On the evening the special event occurred, I entered the place for the meeting and was immediately intrigued by the arrangements that had been made. All who entered were asked to sign their names on slips of paper that were then folded and dropped into a cardboard box. When the large crowd was seated, and the honored guest had taken his place on the stand, there was a song and a prayer, and then the chairman arose to announce the proceedings. No speakers had been assigned for the evening, he said. He pointed to the cardboard box that was now on the rostrum. Names would be drawn from the box, he explained, and those who were chosen in this manner would be asked to represent all who were present in making expressions of appreciation and love for our friend.

One by one the names were drawn. As the hour passed, a procession of unrehearsed speakers filed to the podium and revealed the story of selfless service that our friend had given to members of the community.

As the meeting drew to a close, the name of a local physician was drawn from the box. For many years the good doctor had lived as a neighbor to our honored friend. He had recently returned to his home following treatment in another state for what had proved to be a near-fatal illness. As he spoke, he explained that for many years he had contemplated how his own life and that of our friend had been devoted to serving others. He told of leaving his home to make professional calls at hours both early and late, and of frequently encountering our friend departing on what appeared to be responses to the call for help from someone with a problem. At these times, the doctor said, he felt particularly close to his neighbor in the fellowship of service that they shared.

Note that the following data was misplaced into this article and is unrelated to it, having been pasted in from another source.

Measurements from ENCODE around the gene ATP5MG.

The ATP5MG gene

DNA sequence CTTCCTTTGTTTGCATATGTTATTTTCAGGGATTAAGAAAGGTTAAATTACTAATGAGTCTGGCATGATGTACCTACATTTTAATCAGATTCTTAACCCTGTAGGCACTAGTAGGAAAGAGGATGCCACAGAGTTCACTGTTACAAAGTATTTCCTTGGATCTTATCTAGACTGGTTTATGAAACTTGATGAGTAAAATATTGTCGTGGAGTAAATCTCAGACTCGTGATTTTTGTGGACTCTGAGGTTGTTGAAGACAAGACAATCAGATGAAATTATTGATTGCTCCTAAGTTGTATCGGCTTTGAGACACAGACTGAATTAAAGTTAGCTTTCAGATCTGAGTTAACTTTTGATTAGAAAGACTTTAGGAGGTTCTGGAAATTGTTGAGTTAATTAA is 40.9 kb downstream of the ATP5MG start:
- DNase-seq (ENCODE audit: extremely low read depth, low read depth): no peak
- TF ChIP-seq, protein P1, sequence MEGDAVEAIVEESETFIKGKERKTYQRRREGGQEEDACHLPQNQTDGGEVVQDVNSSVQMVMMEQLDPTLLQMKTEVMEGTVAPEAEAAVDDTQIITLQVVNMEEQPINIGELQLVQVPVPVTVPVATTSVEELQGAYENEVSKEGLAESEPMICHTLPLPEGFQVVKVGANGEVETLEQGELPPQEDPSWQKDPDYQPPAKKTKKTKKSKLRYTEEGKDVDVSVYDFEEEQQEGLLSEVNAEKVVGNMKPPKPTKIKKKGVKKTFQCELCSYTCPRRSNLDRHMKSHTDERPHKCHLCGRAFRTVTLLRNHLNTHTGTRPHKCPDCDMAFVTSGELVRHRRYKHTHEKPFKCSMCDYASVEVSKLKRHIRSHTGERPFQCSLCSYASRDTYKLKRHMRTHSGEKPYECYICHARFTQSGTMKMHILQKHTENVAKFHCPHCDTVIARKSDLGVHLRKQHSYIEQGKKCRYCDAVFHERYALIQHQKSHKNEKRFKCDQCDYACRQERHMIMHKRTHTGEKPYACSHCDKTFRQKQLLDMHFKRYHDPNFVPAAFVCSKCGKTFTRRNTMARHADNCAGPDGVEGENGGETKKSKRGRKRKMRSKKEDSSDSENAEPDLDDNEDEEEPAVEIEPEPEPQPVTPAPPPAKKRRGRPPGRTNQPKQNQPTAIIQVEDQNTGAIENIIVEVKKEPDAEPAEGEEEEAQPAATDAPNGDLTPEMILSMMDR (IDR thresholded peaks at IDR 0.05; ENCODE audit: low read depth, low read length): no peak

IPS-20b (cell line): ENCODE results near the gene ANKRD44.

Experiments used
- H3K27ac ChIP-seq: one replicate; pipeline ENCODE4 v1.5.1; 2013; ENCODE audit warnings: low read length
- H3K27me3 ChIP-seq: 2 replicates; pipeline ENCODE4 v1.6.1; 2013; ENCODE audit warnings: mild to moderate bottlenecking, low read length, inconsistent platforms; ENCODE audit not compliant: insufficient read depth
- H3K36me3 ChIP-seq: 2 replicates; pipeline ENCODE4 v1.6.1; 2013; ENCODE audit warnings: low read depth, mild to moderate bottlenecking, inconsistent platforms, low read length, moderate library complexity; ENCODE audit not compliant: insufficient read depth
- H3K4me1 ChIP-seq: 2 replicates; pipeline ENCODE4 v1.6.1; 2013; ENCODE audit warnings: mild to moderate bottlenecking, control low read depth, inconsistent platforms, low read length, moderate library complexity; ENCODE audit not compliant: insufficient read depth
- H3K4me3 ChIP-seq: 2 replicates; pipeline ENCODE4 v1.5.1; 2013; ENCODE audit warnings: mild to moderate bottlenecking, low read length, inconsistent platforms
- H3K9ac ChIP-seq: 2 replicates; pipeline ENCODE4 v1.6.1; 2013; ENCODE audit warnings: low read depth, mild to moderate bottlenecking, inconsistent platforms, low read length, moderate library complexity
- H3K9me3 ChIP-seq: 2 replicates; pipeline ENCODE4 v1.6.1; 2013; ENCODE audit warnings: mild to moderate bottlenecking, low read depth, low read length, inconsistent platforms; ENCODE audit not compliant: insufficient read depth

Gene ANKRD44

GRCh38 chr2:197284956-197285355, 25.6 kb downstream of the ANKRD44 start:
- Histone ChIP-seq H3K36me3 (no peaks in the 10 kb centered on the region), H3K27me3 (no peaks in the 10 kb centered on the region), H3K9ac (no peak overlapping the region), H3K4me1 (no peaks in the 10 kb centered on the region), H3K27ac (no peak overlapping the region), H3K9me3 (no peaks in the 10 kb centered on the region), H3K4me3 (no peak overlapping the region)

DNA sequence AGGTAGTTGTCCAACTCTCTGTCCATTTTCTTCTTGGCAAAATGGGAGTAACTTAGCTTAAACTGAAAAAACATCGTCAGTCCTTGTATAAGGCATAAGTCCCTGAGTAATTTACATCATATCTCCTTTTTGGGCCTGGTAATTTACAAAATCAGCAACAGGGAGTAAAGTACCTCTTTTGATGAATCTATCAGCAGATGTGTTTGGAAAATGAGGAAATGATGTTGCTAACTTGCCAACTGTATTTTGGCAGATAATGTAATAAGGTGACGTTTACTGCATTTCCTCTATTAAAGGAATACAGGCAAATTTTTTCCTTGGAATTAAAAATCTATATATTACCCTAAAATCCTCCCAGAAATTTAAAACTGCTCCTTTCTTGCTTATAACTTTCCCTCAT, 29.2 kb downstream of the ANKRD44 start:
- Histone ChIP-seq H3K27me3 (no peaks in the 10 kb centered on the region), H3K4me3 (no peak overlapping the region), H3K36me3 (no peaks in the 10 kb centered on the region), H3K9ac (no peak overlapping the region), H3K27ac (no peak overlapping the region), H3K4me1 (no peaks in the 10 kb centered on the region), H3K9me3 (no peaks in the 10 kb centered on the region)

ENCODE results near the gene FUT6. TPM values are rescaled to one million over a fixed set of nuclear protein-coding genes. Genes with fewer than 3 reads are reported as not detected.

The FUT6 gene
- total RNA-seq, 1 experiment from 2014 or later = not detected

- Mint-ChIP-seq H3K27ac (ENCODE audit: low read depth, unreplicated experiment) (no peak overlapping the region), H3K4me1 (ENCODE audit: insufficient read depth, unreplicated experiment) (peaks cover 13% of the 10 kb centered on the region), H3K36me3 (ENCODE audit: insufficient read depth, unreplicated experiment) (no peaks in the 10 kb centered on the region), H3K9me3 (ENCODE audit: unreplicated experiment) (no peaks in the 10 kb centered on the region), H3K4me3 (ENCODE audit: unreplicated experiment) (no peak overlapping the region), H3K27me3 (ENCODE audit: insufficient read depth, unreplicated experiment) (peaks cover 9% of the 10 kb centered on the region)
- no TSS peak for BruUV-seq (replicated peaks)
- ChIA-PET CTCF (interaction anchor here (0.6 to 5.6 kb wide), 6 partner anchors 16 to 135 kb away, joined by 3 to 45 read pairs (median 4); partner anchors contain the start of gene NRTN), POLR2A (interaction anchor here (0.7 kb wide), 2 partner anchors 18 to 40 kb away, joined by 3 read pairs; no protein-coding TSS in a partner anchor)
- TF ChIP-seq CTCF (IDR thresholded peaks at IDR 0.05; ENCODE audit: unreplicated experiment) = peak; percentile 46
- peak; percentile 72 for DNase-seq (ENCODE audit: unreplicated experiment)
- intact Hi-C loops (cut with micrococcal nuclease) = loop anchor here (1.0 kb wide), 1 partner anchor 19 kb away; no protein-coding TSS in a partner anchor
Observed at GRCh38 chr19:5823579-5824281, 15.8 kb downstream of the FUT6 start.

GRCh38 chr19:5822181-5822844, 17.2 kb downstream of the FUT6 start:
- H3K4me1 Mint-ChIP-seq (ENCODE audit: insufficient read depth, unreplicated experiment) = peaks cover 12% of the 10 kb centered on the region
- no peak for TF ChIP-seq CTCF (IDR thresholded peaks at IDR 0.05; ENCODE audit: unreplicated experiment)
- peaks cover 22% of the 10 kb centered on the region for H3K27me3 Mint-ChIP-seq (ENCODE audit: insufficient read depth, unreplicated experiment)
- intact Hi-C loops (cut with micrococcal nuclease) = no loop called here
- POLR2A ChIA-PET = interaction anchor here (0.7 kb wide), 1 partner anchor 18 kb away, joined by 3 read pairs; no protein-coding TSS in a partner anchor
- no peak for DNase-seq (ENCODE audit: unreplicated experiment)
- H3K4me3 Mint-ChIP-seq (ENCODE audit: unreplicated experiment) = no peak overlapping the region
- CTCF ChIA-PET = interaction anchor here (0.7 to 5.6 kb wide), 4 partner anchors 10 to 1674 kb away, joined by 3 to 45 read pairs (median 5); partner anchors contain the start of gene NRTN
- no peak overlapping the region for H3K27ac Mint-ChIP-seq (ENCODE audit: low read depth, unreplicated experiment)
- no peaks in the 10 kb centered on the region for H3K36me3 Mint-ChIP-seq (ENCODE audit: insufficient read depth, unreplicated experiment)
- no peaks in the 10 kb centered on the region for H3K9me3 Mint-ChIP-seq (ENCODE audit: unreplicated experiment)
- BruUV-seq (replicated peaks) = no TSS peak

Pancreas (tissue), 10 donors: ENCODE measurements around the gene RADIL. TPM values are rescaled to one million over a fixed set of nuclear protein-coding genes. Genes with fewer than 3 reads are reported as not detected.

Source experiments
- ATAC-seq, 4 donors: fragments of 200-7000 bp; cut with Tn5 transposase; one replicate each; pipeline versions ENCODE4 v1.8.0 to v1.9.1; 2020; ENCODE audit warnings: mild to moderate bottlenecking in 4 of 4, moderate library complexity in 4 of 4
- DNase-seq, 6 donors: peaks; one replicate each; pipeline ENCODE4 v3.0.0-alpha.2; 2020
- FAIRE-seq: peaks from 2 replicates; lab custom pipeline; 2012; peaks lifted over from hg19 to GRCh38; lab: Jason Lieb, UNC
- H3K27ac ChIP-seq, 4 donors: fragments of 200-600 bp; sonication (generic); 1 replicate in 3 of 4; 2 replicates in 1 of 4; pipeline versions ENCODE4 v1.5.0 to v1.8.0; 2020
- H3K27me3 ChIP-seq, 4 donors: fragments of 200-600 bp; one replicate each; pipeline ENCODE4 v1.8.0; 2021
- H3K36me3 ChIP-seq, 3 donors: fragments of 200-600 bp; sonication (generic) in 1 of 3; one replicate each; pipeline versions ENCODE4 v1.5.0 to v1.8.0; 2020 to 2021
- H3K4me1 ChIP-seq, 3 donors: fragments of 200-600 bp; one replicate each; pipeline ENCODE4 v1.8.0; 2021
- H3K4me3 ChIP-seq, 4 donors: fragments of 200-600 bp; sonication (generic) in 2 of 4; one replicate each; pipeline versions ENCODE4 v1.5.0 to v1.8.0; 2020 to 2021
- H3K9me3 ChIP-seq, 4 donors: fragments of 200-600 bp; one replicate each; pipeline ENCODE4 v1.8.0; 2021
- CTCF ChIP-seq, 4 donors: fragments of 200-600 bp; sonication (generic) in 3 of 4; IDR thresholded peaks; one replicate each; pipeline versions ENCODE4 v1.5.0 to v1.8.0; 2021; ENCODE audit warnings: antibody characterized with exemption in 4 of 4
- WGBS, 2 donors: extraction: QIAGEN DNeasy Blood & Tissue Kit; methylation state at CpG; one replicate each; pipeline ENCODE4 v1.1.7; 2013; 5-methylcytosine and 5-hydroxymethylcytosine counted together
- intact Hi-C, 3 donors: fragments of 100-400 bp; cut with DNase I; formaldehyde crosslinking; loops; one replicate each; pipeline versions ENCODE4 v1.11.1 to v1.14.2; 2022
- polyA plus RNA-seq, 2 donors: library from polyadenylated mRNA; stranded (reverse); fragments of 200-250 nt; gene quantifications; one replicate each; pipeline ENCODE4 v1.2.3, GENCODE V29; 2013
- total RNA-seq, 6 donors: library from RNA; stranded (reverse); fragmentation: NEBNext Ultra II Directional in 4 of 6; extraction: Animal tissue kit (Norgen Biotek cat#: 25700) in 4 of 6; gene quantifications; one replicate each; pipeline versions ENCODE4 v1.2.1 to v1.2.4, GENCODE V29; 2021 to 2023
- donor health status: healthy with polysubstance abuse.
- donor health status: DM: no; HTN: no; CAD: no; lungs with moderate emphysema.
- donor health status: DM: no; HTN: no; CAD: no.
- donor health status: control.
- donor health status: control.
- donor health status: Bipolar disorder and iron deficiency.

At this point in his remarks, the doctor paused, and his voice became touched with emotion. Making reference to his recent illness, he related how he had left this same community several months before, not knowing whether he would ever recover and return. No farewell testimonial had been held in his honor. He confessed that he had been disturbed by the obvious difference in the feelings of the community toward himself and our friend, especially in view of the service that both of them had given. Tonight, he said, he had learned why this was so.